Last year I converted a patient to Humulin R U-500 Insulin for use in her pump. I called a chain pharmacy to order the prescription and, to make sure there would not be any confusion, gave the pharmacist the NDC number….
This is the national drug code assigned by the FDA to each and every drug sold in the US and the number that the pharmacist can order a product by from any wholesaler.
The patient had been given new basal and bolus settings to use when the insulin came in. She went to pick up the insulin and was given Ultralente (no longer available) insulin. When she questioned the pharmacist she was told that the ultra was the same thing and it was “ultra strong.” Luckily the patient was not comfortable and called me before using the Ultralente in her pump and I was able to stop her from doing it. This would have been a disaster if she had changed it.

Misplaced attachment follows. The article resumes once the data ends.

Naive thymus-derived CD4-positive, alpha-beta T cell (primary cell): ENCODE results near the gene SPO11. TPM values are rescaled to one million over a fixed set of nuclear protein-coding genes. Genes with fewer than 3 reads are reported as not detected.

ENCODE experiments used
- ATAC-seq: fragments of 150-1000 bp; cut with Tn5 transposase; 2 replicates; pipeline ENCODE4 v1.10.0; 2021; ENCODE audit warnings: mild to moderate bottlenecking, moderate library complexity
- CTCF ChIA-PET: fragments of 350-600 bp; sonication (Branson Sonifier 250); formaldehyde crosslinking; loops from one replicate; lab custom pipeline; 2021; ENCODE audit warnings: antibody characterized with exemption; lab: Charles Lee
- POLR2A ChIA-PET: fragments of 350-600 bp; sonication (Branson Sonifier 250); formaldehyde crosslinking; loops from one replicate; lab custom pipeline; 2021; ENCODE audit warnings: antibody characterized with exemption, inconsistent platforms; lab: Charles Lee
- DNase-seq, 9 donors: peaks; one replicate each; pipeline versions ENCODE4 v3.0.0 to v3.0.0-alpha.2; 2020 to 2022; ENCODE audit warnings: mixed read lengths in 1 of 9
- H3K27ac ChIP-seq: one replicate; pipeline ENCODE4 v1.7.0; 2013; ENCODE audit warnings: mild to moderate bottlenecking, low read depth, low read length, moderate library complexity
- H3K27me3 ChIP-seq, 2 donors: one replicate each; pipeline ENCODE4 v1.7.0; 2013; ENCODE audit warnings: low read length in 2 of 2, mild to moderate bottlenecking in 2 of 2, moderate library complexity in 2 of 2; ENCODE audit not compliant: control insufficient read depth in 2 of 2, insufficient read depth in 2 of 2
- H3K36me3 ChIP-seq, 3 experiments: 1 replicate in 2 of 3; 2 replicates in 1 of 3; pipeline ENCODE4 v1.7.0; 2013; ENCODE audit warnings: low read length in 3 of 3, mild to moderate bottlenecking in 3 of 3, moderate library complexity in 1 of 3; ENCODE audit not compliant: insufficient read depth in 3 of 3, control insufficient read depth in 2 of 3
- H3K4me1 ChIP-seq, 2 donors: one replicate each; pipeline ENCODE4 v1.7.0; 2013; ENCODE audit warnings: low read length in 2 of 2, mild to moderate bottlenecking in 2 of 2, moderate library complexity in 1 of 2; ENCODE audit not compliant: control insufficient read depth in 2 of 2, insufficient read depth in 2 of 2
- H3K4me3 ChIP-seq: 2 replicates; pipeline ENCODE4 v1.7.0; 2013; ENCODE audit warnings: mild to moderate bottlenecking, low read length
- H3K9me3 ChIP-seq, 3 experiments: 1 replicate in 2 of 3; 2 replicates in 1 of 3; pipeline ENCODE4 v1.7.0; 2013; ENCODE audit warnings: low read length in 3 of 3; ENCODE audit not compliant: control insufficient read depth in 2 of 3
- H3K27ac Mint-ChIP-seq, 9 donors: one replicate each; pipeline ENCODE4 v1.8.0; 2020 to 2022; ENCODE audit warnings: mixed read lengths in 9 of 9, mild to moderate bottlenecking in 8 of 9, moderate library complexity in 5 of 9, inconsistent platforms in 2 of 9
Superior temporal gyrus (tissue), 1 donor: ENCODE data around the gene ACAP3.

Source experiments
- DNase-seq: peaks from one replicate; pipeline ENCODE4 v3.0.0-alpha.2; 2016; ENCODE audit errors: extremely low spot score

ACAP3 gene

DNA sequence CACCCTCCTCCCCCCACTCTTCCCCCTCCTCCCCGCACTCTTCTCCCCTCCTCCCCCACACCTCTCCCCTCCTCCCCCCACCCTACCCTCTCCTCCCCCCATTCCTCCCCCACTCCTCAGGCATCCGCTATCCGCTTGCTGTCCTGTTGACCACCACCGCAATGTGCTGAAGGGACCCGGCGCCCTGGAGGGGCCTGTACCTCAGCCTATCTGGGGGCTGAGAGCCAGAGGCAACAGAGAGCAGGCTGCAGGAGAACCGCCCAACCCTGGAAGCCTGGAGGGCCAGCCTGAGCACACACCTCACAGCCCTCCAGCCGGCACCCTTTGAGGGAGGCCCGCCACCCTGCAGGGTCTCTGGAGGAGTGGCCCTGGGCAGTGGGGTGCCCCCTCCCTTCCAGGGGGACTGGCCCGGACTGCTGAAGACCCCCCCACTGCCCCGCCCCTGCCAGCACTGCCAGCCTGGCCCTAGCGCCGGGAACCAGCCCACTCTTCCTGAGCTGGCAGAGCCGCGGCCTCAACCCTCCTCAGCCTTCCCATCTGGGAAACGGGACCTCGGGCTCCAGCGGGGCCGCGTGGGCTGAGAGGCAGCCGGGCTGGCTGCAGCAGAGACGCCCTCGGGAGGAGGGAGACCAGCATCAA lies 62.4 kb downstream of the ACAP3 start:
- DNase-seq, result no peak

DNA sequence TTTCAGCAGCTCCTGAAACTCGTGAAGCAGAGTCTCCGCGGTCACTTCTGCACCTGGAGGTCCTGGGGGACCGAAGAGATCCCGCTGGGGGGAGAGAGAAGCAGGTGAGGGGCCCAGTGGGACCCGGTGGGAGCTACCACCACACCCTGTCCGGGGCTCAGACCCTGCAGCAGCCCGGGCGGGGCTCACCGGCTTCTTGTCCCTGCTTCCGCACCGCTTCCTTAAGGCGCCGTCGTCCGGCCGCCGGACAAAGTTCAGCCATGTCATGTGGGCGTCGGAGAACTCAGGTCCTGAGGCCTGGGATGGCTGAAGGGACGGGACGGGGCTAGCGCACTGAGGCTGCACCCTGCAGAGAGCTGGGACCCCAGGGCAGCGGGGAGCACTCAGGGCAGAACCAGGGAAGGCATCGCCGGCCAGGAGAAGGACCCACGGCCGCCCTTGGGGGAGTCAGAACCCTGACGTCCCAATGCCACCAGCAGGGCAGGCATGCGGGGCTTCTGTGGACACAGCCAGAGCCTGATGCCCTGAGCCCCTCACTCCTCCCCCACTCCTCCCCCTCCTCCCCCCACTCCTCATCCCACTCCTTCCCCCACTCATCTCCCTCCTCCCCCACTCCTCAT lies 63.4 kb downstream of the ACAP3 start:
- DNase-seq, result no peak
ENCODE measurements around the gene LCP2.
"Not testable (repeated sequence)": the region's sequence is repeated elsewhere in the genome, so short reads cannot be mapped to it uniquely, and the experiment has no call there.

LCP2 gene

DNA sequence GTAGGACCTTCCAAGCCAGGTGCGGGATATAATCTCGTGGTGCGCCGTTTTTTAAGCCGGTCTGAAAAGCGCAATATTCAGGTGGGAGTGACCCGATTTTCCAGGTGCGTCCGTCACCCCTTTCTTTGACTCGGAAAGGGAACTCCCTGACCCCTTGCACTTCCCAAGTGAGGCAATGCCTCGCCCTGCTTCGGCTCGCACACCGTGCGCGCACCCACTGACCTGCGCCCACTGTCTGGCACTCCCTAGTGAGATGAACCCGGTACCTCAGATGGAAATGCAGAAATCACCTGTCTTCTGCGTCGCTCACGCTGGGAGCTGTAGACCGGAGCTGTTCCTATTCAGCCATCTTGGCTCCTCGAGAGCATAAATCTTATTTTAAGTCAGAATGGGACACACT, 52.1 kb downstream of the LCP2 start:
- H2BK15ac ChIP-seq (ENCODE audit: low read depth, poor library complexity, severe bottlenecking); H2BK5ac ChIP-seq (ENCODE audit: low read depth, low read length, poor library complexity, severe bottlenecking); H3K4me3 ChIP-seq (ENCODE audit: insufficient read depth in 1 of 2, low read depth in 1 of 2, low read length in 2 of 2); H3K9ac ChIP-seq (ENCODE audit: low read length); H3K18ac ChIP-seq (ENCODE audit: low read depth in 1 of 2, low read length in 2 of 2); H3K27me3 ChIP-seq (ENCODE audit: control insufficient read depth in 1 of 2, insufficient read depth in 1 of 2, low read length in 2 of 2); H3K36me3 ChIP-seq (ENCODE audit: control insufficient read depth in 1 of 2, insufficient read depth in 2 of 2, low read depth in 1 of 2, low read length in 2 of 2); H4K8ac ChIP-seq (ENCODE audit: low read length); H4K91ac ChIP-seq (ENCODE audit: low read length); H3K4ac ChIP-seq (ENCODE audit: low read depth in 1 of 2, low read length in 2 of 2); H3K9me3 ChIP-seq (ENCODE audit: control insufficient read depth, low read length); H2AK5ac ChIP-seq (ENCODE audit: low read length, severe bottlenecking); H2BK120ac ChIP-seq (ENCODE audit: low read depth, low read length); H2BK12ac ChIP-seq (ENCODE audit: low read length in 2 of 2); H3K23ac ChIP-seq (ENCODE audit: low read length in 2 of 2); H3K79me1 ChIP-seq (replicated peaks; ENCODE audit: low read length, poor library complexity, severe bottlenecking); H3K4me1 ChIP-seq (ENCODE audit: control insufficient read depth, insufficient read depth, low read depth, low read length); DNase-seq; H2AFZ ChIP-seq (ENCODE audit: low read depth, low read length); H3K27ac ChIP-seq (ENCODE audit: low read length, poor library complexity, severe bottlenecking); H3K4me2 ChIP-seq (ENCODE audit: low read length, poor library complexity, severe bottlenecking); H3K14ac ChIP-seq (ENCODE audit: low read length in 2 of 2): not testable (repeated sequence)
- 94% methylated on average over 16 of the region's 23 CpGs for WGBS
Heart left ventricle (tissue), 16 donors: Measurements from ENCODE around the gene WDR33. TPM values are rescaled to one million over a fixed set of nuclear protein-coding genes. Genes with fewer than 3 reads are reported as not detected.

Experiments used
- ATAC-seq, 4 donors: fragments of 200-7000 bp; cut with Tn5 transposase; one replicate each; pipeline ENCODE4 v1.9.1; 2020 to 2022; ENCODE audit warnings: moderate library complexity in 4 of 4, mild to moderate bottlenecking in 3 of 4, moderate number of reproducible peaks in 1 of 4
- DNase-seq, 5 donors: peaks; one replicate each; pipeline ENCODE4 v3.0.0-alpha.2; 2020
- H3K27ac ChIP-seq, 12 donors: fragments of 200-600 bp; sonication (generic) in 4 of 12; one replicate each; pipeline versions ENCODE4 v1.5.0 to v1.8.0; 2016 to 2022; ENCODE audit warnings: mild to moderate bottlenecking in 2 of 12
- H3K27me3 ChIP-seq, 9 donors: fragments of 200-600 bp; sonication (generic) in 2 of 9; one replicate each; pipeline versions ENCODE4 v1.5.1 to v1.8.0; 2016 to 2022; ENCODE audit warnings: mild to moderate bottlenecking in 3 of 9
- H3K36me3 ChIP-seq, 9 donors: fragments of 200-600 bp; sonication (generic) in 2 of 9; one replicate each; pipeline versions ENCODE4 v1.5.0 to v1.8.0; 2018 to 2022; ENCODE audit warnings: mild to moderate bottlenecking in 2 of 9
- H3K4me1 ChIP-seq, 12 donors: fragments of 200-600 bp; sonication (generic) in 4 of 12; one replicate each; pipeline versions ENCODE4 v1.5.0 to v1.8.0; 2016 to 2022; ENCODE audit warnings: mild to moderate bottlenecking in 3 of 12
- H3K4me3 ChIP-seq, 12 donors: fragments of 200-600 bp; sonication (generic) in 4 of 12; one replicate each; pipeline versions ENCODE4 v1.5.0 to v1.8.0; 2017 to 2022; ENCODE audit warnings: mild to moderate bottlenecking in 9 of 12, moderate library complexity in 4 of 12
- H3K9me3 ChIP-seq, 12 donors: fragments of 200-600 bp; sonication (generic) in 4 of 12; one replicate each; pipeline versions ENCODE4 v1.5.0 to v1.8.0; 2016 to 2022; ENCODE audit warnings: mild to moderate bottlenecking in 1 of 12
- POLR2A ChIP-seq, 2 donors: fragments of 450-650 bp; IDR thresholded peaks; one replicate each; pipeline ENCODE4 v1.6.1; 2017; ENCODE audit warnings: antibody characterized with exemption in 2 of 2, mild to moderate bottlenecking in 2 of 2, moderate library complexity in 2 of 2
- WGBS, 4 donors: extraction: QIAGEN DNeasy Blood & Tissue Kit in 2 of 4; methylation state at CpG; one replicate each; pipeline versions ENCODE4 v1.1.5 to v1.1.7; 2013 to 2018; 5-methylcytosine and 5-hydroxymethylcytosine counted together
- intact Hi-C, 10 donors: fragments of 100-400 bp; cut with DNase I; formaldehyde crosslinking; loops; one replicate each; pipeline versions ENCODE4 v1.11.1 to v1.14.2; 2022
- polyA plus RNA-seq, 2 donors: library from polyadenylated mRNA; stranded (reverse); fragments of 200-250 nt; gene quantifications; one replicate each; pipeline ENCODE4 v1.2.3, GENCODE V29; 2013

Ultralente takes 4-8 hours to go to work, 10 -20 hours to reach a peak and can last over 36 hours. If the patient had used this insulin in her pump she would have depoted significant amounts of insulin. Each time she bolused there would be no improvement so she would be repeatedly trying to correct her high glucose readings. All this insulin would have reached its peak somewhere between 10 and 30 hours after her first dose.
This would mean that about a full day after she first started dosing she would have the most peaking of insulin and her glucose would start to fall. More than likely no amount of food would be able to compensate and she would have had no idea as to why she was going low. If the patient had not been able to get to the hospital there could have been a good chance she could lapse into a coma and possibly die.
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